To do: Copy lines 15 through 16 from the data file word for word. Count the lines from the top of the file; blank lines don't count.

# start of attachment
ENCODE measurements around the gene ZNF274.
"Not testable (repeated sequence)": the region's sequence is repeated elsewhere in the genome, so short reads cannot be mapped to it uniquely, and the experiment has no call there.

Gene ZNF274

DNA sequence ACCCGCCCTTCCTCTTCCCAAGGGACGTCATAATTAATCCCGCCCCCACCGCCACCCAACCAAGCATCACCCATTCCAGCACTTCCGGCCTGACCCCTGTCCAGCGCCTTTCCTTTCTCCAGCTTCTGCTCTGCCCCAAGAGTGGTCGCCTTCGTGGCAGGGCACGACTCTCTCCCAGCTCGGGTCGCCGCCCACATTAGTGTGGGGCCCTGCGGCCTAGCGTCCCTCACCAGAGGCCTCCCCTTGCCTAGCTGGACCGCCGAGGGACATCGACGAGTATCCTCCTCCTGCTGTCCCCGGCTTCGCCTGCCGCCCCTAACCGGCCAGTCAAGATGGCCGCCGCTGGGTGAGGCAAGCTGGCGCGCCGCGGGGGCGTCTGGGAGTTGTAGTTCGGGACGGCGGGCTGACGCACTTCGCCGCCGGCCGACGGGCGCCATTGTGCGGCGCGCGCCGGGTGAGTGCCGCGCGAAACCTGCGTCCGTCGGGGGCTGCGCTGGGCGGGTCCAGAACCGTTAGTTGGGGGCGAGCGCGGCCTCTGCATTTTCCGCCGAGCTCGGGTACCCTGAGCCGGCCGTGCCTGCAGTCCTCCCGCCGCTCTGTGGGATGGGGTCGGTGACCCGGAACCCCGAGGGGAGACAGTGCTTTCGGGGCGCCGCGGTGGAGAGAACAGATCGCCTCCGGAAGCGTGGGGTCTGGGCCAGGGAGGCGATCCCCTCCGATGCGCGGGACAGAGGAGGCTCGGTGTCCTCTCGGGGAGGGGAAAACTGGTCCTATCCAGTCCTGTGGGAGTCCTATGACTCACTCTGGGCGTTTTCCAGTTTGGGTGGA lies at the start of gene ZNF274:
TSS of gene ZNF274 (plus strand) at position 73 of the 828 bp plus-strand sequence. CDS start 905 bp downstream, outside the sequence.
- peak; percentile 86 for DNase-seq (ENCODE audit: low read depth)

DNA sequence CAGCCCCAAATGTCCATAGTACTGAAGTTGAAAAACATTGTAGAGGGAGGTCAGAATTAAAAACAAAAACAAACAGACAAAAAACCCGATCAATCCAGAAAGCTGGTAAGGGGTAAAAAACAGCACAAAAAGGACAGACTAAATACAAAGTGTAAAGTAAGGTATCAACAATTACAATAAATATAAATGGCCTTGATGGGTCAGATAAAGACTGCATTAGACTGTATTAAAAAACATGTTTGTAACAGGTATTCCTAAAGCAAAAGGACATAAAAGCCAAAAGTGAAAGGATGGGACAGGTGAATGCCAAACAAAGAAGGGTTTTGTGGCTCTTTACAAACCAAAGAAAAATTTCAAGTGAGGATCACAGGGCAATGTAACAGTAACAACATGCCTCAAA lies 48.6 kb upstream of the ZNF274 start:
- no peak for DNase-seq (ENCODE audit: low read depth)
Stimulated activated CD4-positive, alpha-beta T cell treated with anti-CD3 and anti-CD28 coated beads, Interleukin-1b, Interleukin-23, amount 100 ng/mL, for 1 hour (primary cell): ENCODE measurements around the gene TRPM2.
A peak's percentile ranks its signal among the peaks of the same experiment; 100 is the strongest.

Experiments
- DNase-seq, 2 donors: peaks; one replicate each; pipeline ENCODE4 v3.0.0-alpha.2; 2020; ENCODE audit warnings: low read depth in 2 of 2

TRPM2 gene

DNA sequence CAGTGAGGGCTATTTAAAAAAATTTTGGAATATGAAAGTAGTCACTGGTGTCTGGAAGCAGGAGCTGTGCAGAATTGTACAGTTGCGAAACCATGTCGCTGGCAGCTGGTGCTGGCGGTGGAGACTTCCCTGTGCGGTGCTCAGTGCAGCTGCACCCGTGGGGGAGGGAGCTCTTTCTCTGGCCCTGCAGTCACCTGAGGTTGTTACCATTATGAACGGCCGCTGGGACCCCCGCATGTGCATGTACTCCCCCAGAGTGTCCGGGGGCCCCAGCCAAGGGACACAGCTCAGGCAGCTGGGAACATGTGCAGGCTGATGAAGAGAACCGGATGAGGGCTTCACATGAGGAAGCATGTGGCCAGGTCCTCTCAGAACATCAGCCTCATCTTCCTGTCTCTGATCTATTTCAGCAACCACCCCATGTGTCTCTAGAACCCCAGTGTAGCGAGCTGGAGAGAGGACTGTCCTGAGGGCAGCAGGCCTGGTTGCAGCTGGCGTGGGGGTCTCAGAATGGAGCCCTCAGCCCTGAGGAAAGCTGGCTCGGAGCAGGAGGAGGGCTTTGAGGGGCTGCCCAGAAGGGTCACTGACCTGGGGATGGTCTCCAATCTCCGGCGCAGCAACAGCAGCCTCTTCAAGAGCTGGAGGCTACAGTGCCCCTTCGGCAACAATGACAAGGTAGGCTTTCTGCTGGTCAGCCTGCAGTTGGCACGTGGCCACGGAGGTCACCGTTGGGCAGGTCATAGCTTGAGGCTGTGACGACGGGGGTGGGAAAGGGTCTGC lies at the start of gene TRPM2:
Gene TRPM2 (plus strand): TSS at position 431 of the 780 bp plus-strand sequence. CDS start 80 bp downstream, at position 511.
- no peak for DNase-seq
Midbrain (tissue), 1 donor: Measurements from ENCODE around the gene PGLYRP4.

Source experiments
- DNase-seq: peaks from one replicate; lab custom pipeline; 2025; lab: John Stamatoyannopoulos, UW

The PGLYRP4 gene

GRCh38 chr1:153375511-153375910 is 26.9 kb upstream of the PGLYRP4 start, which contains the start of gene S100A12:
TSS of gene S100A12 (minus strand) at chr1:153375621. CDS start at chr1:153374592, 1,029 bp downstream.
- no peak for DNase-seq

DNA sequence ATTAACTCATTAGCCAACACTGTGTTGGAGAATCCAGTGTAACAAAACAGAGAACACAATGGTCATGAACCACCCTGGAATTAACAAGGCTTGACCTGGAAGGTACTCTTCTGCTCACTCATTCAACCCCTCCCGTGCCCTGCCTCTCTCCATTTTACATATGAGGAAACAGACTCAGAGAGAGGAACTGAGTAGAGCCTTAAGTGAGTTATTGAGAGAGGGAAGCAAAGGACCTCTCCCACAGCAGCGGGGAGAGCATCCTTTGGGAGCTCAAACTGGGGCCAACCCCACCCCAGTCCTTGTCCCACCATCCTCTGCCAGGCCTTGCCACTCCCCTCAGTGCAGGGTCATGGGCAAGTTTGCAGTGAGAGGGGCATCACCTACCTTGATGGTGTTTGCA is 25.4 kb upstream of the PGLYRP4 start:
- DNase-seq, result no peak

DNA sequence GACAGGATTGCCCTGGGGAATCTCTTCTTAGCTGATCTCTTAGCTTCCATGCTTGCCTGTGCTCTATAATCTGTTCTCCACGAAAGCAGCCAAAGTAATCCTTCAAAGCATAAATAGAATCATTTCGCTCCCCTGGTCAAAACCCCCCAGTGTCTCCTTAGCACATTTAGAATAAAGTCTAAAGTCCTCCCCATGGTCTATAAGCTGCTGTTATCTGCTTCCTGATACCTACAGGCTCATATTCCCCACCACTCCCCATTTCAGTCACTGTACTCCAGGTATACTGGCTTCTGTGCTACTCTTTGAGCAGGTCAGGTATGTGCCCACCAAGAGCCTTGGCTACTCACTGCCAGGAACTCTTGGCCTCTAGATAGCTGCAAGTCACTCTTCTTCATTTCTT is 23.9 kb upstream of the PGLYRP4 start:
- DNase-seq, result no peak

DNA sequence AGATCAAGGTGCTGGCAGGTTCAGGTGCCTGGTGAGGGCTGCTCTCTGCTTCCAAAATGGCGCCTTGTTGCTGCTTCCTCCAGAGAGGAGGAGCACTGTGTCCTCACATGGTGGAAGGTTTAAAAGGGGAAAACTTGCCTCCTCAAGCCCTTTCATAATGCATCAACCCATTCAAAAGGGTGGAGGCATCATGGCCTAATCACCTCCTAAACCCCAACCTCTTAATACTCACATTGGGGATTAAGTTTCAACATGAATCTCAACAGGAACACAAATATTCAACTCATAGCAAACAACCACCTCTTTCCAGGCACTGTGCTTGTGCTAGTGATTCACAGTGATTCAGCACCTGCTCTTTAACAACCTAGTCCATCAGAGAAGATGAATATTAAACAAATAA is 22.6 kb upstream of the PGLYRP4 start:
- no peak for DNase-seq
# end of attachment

Gene TRPM2 (plus strand): TSS at position 431 of the 780 bp plus-strand sequence. CDS start 80 bp downstream, at position 511.
- no peak for DNase-seq